Jónsi & Alex is the performance name for Sigur Rós frontman Jón Thor Birgisson and his partner, Alex Somers. It is not overstatement to say that what they’ve made together is one of the most beautifully arresting and emotionally redolent albums of 2009. Riceboy Sleeps shimmers with enchantment.
The name Riceboy Sleeps is sponged from an art collaboration project the pair have been working on for the last few years (Somers also does much of the graphic design for Sigur Rós), but this is the first time the duo have unleashed a musical element to their project. The first fruits borne of the collaboration appeared on the Dark Was The Night charity compilation, compiled by The National‘s Aaron and Bryce Dessner for The Red Hot Organization.
The song featured there was Happiness, and it is with that wonky string-laden heart-tugger that Riceboy Sleeps begins. It sets the tone for the ensuing mesmeric and captivating music that defines an album which is utterly humane, pulsating with a tangible and almost ceremonial poignancy, breathing with a hushed but powerful majesty.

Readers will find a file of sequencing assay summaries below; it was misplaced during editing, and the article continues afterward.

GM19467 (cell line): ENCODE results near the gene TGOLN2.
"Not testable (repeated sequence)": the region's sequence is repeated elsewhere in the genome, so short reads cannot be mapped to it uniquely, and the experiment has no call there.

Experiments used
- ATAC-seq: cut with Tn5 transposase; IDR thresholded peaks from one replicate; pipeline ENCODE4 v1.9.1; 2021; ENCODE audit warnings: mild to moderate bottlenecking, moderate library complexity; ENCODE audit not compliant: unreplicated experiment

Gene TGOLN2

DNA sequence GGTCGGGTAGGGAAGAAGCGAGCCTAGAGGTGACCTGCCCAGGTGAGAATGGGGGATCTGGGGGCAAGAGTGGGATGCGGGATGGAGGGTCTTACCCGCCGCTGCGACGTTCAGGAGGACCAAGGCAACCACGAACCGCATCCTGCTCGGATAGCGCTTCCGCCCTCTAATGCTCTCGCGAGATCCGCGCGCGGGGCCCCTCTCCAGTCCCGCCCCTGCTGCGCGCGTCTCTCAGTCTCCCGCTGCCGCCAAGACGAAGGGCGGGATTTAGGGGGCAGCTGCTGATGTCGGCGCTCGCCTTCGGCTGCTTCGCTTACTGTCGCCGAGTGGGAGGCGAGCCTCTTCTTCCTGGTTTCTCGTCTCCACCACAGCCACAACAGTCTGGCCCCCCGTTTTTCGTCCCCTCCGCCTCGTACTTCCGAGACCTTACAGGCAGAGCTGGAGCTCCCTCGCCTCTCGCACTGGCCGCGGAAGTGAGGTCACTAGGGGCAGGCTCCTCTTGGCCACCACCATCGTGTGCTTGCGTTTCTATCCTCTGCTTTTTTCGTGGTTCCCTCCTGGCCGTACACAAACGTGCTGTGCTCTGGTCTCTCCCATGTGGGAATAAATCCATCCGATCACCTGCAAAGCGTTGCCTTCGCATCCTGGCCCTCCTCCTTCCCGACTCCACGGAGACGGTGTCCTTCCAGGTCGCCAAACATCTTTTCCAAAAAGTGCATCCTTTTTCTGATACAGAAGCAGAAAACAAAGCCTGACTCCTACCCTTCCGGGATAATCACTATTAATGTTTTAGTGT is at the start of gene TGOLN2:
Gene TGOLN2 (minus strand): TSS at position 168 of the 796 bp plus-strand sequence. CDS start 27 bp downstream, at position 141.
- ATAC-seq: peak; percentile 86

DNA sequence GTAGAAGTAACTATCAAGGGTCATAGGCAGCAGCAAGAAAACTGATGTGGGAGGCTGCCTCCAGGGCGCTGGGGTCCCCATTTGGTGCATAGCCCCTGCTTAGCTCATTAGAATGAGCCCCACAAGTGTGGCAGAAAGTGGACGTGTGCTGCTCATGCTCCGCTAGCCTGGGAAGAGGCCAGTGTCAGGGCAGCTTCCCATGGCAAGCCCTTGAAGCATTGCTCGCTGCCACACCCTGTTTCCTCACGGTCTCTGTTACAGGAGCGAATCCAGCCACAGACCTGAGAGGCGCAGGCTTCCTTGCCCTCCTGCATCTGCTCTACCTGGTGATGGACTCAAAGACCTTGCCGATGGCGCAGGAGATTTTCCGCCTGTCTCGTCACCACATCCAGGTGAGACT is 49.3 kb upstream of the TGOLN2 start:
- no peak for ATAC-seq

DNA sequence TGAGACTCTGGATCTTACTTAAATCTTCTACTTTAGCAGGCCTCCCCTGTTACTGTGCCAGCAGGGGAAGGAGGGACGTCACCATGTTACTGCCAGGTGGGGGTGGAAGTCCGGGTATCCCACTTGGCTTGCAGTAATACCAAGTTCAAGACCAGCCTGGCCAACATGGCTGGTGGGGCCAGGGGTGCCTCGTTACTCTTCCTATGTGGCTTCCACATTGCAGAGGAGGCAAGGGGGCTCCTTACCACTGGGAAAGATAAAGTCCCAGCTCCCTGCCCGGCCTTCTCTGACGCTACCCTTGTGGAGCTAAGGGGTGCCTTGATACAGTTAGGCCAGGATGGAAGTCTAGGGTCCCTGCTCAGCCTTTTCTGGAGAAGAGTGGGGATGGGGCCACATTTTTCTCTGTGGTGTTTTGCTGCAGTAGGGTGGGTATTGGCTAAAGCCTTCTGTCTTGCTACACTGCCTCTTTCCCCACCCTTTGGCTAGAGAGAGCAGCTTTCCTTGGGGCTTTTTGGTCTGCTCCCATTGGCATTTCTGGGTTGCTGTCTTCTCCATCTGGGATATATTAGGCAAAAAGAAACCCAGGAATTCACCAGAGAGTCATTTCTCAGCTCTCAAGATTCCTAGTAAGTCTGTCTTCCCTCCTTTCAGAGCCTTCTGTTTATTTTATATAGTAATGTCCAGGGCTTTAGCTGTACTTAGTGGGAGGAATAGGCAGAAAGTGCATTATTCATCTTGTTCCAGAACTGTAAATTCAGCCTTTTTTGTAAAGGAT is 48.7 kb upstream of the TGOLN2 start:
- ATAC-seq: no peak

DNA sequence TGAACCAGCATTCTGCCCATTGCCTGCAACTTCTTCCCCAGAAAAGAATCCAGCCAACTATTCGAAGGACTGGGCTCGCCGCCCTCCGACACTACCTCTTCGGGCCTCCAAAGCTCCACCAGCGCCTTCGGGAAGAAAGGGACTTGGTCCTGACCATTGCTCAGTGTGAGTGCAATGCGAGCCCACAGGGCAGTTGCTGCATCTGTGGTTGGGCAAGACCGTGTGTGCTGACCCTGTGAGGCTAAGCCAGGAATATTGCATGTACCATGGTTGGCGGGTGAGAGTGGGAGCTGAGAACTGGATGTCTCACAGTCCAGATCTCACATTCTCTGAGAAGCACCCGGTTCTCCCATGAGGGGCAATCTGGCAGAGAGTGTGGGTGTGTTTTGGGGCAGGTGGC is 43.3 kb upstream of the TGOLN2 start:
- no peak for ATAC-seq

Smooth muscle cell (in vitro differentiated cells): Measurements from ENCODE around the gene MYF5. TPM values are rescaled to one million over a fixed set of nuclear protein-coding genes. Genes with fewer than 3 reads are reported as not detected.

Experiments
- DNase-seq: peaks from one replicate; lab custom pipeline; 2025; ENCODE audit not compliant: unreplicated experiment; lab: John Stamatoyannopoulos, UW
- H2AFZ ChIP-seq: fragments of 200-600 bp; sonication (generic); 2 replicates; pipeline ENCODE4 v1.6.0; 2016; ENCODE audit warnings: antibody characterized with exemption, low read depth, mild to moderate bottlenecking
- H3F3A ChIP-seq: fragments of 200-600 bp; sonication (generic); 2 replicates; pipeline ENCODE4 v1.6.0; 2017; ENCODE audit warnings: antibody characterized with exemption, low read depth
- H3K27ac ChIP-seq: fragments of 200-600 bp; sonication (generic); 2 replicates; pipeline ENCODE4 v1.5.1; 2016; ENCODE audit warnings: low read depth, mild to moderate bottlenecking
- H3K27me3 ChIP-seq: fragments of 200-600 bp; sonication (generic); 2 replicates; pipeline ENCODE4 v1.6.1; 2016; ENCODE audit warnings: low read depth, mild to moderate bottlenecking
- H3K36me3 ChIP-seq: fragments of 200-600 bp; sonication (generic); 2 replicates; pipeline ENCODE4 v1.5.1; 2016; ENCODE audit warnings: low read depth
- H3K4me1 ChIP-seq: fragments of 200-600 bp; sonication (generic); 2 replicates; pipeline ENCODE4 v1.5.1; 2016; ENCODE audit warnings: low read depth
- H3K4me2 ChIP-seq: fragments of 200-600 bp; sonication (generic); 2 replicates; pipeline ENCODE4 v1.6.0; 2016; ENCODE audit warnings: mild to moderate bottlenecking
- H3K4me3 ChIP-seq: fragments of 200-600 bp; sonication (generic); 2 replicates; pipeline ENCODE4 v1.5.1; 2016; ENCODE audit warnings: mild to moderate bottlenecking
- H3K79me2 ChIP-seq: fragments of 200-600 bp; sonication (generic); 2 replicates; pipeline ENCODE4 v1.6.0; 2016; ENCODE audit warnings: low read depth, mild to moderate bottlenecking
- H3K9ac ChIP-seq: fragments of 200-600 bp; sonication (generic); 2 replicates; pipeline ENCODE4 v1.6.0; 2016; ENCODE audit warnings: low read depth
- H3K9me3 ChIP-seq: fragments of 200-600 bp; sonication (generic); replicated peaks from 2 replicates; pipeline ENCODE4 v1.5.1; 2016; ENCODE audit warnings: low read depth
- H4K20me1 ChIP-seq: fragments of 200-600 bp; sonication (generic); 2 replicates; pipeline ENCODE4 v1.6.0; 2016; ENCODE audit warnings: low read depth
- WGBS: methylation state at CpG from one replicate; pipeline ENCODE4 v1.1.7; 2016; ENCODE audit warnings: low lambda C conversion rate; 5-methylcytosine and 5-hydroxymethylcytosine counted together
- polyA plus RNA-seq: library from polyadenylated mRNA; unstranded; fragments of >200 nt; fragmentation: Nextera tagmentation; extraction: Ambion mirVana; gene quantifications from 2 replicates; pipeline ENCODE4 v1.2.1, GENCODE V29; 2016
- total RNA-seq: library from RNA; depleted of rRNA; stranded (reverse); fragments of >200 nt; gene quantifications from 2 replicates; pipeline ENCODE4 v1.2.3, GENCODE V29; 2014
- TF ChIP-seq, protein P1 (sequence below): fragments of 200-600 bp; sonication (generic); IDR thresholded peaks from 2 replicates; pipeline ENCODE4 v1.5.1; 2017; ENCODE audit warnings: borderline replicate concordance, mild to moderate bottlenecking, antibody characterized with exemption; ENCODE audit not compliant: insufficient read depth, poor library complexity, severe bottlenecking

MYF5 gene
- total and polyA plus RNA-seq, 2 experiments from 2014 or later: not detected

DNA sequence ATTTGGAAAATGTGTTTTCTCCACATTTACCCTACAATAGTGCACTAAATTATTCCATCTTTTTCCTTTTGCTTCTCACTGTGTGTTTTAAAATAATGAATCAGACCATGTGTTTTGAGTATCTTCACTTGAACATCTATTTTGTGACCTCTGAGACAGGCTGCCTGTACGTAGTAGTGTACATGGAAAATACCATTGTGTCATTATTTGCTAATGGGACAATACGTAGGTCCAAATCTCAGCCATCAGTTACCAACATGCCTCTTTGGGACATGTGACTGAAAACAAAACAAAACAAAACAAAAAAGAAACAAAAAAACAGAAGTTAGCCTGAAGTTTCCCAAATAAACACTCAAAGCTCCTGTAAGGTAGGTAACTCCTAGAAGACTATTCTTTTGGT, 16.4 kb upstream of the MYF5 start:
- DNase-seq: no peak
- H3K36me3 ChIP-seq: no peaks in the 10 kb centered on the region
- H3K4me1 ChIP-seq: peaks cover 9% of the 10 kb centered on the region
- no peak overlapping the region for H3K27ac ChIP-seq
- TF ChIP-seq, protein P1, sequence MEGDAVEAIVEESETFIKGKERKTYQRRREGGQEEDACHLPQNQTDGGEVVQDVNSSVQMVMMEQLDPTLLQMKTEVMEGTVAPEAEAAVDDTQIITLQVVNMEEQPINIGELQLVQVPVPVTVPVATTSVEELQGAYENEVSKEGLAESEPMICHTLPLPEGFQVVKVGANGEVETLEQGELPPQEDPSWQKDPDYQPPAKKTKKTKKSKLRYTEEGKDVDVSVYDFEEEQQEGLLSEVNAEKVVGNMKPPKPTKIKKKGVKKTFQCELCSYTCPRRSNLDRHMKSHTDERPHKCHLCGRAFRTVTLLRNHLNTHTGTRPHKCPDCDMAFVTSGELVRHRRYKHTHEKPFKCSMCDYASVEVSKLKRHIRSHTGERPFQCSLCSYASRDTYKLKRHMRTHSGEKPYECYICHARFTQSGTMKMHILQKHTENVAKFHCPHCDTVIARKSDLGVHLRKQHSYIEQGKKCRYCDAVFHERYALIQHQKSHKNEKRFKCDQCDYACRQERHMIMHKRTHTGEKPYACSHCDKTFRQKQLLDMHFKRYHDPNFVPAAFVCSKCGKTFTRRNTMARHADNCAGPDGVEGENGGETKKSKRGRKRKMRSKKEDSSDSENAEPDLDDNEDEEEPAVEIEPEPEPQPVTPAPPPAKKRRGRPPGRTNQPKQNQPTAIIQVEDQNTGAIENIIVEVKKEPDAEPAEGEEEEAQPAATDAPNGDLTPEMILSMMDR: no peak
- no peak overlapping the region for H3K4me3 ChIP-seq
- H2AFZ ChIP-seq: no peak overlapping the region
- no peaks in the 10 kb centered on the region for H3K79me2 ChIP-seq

It is largely instrumental. Jónsi’s vocal contributions are sparse, but his delicate falsetto is typically heartwarming when it fleetingly appears. Sigur Rós’s longtime string players, Amiina, are also employed on Riceboy Sleeps. To this end, reference points include the most introspective moments of Sigur Rós. But this is only half the story.
Merely blotting out the rousing builds and explosive crescendos from Sigur Rós’ catalogue does not paint an accurate portrait. Imagine it this way: if Sigur Rós’ Takk was The Bends, then Jónsi & Alex’s Riceboy Sleeps is Amnesiac. That’s not to say it shares the pummelling rhythms of Revolving Doors, or the menacing guitar of I Might Be Wrong. Far from it. But it taps into the same greater sense of introspection, the same sense that not all music has to be delivered as directly as possible.
And perhaps this is one of the central reasons why Riceboy Sleeps is such a powerful listen. It’s gloriously pedestrian in its unfurling musical narrative. Its lilting layers and gentle yet rich aural vistas occupy a plane higher than popular musical ideas, and to utterly transcending effect.
Throughout there is a sense of hope, of corporeal rejuvenation, and it’s a challenge not to be affected by the record’s optimism.
Talk is cheap, however, but listening to the prim yet weepy strings of Indian Summer or the hymnal, heavenly choir of Daníell In The Sea could bring a tear to a glass eye. Put simply, it’s a deeply beautiful record.